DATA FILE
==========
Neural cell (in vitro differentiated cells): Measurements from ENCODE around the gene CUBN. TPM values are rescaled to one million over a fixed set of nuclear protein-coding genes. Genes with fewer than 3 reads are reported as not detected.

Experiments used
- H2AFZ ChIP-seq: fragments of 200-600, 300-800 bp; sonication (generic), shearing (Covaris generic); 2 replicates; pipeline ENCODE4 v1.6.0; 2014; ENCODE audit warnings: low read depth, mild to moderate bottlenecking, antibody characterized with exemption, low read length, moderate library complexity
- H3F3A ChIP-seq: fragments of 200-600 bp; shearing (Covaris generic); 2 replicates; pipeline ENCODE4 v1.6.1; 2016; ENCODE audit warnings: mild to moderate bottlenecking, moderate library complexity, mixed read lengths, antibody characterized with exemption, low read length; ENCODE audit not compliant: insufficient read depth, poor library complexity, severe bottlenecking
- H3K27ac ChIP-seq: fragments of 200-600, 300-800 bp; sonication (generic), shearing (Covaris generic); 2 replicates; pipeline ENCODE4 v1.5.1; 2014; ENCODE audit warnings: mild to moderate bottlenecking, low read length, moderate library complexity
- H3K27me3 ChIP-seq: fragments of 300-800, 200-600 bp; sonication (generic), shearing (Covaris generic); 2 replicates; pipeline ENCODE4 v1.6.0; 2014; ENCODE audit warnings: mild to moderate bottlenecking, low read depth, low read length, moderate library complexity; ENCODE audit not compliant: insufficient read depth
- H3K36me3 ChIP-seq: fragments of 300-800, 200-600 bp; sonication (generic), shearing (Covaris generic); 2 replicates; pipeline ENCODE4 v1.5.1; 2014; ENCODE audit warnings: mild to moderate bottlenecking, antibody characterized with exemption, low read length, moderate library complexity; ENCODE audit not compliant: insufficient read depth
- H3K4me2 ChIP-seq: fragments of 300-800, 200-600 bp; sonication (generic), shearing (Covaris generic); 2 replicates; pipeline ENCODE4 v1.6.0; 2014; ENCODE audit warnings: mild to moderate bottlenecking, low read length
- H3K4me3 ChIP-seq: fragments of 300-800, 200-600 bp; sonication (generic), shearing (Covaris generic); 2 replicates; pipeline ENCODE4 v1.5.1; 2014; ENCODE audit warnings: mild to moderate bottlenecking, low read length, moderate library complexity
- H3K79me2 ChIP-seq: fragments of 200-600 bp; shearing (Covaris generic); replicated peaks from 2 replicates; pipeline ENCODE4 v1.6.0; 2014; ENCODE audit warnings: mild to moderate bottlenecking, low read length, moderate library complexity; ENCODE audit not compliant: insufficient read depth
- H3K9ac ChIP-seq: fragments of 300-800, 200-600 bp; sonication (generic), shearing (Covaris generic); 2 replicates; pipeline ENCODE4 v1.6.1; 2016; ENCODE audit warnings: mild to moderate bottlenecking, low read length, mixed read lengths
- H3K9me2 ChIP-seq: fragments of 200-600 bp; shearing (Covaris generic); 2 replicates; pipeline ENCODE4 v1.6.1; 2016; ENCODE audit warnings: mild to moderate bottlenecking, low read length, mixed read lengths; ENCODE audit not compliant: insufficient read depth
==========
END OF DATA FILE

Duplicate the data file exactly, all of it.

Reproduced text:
Neural cell (in vitro differentiated cells): Measurements from ENCODE around the gene CUBN. TPM values are rescaled to one million over a fixed set of nuclear protein-coding genes. Genes with fewer than 3 reads are reported as not detected.

Experiments used
- H2AFZ ChIP-seq: fragments of 200-600, 300-800 bp; sonication (generic), shearing (Covaris generic); 2 replicates; pipeline ENCODE4 v1.6.0; 2014; ENCODE audit warnings: low read depth, mild to moderate bottlenecking, antibody characterized with exemption, low read length, moderate library complexity
- H3F3A ChIP-seq: fragments of 200-600 bp; shearing (Covaris generic); 2 replicates; pipeline ENCODE4 v1.6.1; 2016; ENCODE audit warnings: mild to moderate bottlenecking, moderate library complexity, mixed read lengths, antibody characterized with exemption, low read length; ENCODE audit not compliant: insufficient read depth, poor library complexity, severe bottlenecking
- H3K27ac ChIP-seq: fragments of 200-600, 300-800 bp; sonication (generic), shearing (Covaris generic); 2 replicates; pipeline ENCODE4 v1.5.1; 2014; ENCODE audit warnings: mild to moderate bottlenecking, low read length, moderate library complexity
- H3K27me3 ChIP-seq: fragments of 300-800, 200-600 bp; sonication (generic), shearing (Covaris generic); 2 replicates; pipeline ENCODE4 v1.6.0; 2014; ENCODE audit warnings: mild to moderate bottlenecking, low read depth, low read length, moderate library complexity; ENCODE audit not compliant: insufficient read depth
- H3K36me3 ChIP-seq: fragments of 300-800, 200-600 bp; sonication (generic), shearing (Covaris generic); 2 replicates; pipeline ENCODE4 v1.5.1; 2014; ENCODE audit warnings: mild to moderate bottlenecking, antibody characterized with exemption, low read length, moderate library complexity; ENCODE audit not compliant: insufficient read depth
- H3K4me2 ChIP-seq: fragments of 300-800, 200-600 bp; sonication (generic), shearing (Covaris generic); 2 replicates; pipeline ENCODE4 v1.6.0; 2014; ENCODE audit warnings: mild to moderate bottlenecking, low read length
- H3K4me3 ChIP-seq: fragments of 300-800, 200-600 bp; sonication (generic), shearing (Covaris generic); 2 replicates; pipeline ENCODE4 v1.5.1; 2014; ENCODE audit warnings: mild to moderate bottlenecking, low read length, moderate library complexity
- H3K79me2 ChIP-seq: fragments of 200-600 bp; shearing (Covaris generic); replicated peaks from 2 replicates; pipeline ENCODE4 v1.6.0; 2014; ENCODE audit warnings: mild to moderate bottlenecking, low read length, moderate library complexity; ENCODE audit not compliant: insufficient read depth
- H3K9ac ChIP-seq: fragments of 300-800, 200-600 bp; sonication (generic), shearing (Covaris generic); 2 replicates; pipeline ENCODE4 v1.6.1; 2016; ENCODE audit warnings: mild to moderate bottlenecking, low read length, mixed read lengths
- H3K9me2 ChIP-seq: fragments of 200-600 bp; shearing (Covaris generic); 2 replicates; pipeline ENCODE4 v1.6.1; 2016; ENCODE audit warnings: mild to moderate bottlenecking, low read length, mixed read lengths; ENCODE audit not compliant: insufficient read depth